• M28 Mosin Nagant Civil Guard Rifle (Mfg by Sako with Tikka Barrel)

    M28 Mosin Nagant Civil Guard Rifle
    (Mfg. by Suojeluskuntain Ase-ja Konepaja Osakeyhtiö using a Tikkakoski barrel)

    (Click PIC to Enlarge)

    Caliber: .......................7.62x54R
    Barrel Length: ............. 27" (685mm)
    Rifling: ........................ 4 groove, right hand twist, 1:9.5"
    Overall Length: ............ 43.7" (1110mm)
    Weight: ....................... 9.2 lbs (4.18Kg)
    Magazine capacity: ...... 5 rounds.
    Qty mfg: ..................... 33,061 total M28 production, 13,061 with Tikka barrels
    (In production from 1928 - 1930)

    Canadian Collector Market Value Estimate: $

    Source: The Mosin-Nagant Rifle by Terrence Lapin, ISBN: 1882391217 and Mosinnagant.net

    M28 Mosin Nagant Civil Guard Rifle

    (34 picture virtual tour)

    Observations: (by "Claven2")
    Note: Pics of rifle provided courtesy of Milsurps.com moderator Claven2.

    In the 1920's the Finnish authorities were beginning to re-evaluate the M91 as the country's primary infantry arm. Many of the examples in service were well worn and a good number required new barrels, stocks and other parts. Despite the country's best efforts to acquire these spares abroad, it was becoming evident that an update was needed. In 1924, the Civil Guard began building the M24, essentially an M91 with a heavier foreign made barrel and in some cases updated sights. The Army too was actively rebarelling numbers of M91's, but the Finns were not oblivious to the changes going on in other countries. It was becoming clear that the trend was toward shorter and better handling infantry rifles of a standard length for issue to most or all services within the armed forces. Both the Army and the Civil Guard then began experimenting with designs to supplement or even replace the M91 rifle.

    The Army was the first to field a new arm. Designated the M27, it had a shorter barrel than the M91, an improved front sight with protective ears and a rugged new nosecap, a reinforced Konovalov sight with wings that hugged the sight base and a ladder with a replaceable sighting blade as well as a variety of sling arrangements. To economize, these early M27s were constructed from M91 stocks cut down to the M27 configuration, though in later production purpose made-stocks with thicker dimensions became prevalent to minimize stock damage and splitting at the nosecap due to bayonet use, as well as further reinforcement of the nosecap.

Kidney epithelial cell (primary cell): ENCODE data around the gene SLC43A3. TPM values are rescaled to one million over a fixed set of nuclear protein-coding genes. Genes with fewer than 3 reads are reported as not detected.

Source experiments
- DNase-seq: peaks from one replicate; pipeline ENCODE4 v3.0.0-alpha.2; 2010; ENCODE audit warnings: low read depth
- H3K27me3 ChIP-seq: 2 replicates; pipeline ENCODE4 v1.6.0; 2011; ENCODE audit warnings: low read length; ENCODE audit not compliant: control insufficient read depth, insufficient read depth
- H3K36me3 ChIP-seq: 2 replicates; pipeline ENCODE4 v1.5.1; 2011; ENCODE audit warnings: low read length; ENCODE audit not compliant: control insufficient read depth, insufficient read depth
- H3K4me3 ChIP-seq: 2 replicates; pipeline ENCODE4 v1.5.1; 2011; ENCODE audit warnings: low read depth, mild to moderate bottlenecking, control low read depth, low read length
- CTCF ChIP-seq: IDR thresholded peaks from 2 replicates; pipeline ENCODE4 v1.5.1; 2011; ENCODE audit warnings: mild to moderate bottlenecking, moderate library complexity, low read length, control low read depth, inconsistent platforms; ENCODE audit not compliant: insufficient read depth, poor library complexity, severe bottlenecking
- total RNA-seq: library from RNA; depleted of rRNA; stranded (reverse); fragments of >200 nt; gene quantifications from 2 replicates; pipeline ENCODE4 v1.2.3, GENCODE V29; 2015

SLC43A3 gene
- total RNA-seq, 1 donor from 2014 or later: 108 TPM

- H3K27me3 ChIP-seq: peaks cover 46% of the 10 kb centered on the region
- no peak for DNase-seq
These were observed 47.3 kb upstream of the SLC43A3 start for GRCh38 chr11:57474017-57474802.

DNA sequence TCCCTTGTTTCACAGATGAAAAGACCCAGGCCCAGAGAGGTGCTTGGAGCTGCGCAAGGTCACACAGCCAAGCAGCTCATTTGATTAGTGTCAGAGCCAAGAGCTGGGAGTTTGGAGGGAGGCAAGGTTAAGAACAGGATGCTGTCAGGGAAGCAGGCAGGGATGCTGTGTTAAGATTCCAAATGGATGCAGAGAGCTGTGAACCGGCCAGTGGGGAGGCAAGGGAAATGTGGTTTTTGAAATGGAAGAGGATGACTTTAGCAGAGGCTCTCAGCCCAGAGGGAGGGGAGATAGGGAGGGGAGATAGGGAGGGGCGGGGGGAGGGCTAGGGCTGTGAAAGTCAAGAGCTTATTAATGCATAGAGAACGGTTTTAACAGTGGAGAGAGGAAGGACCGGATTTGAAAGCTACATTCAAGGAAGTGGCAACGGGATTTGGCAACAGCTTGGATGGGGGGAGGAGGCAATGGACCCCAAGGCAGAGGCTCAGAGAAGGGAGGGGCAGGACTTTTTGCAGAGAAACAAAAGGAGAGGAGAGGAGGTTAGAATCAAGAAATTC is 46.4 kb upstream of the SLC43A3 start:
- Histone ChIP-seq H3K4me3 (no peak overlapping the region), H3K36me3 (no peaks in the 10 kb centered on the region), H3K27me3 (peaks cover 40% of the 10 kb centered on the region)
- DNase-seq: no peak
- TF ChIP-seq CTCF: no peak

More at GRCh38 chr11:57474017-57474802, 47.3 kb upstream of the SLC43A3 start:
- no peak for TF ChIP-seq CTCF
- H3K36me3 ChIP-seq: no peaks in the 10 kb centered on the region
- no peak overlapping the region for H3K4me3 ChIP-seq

The civil guard, not wanting to be left behind by Army innovation, introduced their own updated design a year later in 1928, designated the M28. It shared many of the M27's design features, but with some notable differences. While the M27 had an elaborate and expensive to produce nosecap designed to lock the handguard in place, the M28 employed a milled front band reminiscent of the Mauser Gewehr 98 front band. The M28, like the M27 also made use of the older Konovalov rear sight design, but without the reinforcing tabs of the M27. It also used a different method of attaching a replaceable sighting plate. The rear band was narrower and had an undressed leading edge as opposed to the radiused edge of the wider M27 band. The front sight base retaining screw was forward of the sight blade on the M28, whereas the M27's screw is behind it. The M28 bayonet is virtually identical to the M27 bayonet with the exception that the M28 bayonet sports smoothly polished rivets on the grips.

    All M28's were stocked with modified one piece Russian M91 stocks that underwent conversion and were inspected and accepted by the Civil Guard workshop Suojeluskuntain Ase-ja Konepaja Osakeyhtiö (the fore-runner to SAKO). These original M28 stocks will all have an SYT cartouche surrounded by an oval in a finger groove on the side of the stock.